#11. Music releases the happiness chemical

Research shows a link between music and mood. Upbeat, positive music is more likely to boost your mood while sad, slower music can increase strong emotions or sensitivity. What if you’re already sad? Sad music can actually help! Dopamine could be the reason why. Studies show that listening to music you like – even sad music – triggers a release of dopamine in the brain. This happiness chemical is also released when you eat, exercise, have sex, pet an animal, or do something else pleasurable.

#12. Music can help relieve poor mental health symptoms

According to the World Health Organization, suicide is the leading cause of death among people 15-29 years old. It’s difficult to pin down exact numbers on reasons why, which include mental illness. Conditions like depression are often misunderstood and stigmatized, but it’s a global issue. While music is not a cure and doesn’t address the root causes of poor mental health, it could help ease some of the symptoms. One 2015 study found “music-based activities” helped improve emotional expression, communication, and self-esteem in neurological patients. A 2017 review found “highly convincing results” for music as a potential treatment option for depression symptoms and better quality of life. More research is needed to identify what types of music activities work best and how significant the benefits are.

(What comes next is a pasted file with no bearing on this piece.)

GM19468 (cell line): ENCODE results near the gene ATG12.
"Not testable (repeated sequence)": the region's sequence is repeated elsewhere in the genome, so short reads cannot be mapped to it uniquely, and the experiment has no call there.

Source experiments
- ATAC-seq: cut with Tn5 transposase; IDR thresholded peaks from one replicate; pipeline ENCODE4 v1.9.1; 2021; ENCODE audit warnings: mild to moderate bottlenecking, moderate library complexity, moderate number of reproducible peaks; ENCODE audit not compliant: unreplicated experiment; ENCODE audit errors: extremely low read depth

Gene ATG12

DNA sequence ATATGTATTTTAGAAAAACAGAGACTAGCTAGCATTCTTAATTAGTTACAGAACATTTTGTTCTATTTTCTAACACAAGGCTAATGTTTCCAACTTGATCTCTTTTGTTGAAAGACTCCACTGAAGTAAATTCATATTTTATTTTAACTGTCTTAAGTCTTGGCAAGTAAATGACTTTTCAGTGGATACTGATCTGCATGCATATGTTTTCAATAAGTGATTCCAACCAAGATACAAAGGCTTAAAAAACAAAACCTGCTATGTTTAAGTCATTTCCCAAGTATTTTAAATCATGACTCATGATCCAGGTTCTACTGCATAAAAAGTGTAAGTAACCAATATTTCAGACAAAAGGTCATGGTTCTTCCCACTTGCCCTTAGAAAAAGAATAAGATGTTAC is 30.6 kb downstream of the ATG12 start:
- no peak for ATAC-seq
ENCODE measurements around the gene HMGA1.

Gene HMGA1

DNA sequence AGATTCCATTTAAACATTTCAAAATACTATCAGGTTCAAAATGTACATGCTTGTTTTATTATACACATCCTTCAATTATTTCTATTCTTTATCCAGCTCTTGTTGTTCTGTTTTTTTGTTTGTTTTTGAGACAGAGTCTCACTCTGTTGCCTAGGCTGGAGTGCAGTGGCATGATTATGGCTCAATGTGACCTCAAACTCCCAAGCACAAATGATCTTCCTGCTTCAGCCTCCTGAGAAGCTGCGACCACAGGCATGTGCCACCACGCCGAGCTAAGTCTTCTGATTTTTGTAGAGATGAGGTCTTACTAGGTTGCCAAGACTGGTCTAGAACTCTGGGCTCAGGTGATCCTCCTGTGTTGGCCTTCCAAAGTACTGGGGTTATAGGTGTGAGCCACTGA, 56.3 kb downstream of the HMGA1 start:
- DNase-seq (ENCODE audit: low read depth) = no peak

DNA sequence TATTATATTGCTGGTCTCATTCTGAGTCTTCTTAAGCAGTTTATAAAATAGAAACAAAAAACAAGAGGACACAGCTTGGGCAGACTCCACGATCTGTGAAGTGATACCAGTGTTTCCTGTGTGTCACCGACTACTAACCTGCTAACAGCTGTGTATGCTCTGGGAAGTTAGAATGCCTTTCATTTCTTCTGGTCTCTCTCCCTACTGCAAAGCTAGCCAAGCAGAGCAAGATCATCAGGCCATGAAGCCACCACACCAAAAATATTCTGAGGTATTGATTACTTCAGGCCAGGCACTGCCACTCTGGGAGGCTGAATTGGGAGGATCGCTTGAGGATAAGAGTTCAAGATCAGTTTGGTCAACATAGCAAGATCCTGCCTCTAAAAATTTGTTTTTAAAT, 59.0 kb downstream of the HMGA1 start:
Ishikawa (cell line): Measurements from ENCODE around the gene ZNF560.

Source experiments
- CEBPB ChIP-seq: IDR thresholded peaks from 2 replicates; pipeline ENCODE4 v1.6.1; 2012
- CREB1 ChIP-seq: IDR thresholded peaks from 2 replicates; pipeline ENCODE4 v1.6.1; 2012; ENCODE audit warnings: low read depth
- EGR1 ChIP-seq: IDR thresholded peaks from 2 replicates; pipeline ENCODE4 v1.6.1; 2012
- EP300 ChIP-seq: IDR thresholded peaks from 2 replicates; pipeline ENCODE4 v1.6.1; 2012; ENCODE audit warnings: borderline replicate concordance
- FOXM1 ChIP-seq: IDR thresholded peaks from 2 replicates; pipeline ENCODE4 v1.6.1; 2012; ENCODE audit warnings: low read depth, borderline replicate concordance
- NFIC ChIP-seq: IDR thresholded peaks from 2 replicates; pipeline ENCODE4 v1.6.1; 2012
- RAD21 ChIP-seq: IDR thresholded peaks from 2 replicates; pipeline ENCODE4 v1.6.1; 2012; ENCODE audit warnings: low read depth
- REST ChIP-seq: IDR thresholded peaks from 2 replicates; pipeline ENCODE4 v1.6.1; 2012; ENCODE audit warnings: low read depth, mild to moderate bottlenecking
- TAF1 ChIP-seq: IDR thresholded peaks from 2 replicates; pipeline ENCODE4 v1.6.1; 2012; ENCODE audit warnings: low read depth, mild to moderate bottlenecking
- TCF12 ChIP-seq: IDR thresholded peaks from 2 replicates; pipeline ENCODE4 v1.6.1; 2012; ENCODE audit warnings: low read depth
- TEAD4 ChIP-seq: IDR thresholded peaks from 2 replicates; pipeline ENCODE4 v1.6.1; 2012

#13. Music preserves culture and history

While music traditions look very different across the world, many of them go beyond entertainment. Music also protects culture and history. Consider the region of western Sahel, which is part of West Africa. The narrators of oral traditions, who are known as griots, are responsible for passing down stories. They’re poets, historians, genealogists, and musicians. Instruments like the kora (similar to a harp) and the balafon (similar to a xylophone) accompany the griot’s spoken word stories. This tradition has gone on for hundreds of years.

#14. Music strengthens social ties

Music traditions (like the history of griots) are traditions of social connection. By sharing history and values through song, a social group is bonded together. All music is capable of forging bonds. Live music is especially powerful as musicians need to coordinate and cooperate. When this coordination occurs, the brain releases endorphins, making the shared experience pleasurable. Even just listening to music together can forge a social bond as people experience a release of oxytocin, a hormone also present when mothers care for their babies. Studies show that families and peer groups enjoy stronger social cohesion when they listen to music together.

#15. Music is an important part of social movements

Considering music’s importance to social cohesion, happiness, and good health, it makes sense it’s played an important role in social movements. Enslaved people in the United States passed down spirituals, which grew into the gospel and folk music of the Civil Rights Movement. Music has always been a powerful motivator, mode of self-expression, and a way to share emotions within a community. Today, many protests and other social change events feature recorded music, concerts, and group singing.


Emmaline Soken-Huberty. "15 Reasons Why Music Is Important." The Important Site, 2022-02-12, available at: https://theimportantsite.com/reasons-why-music-is-important/.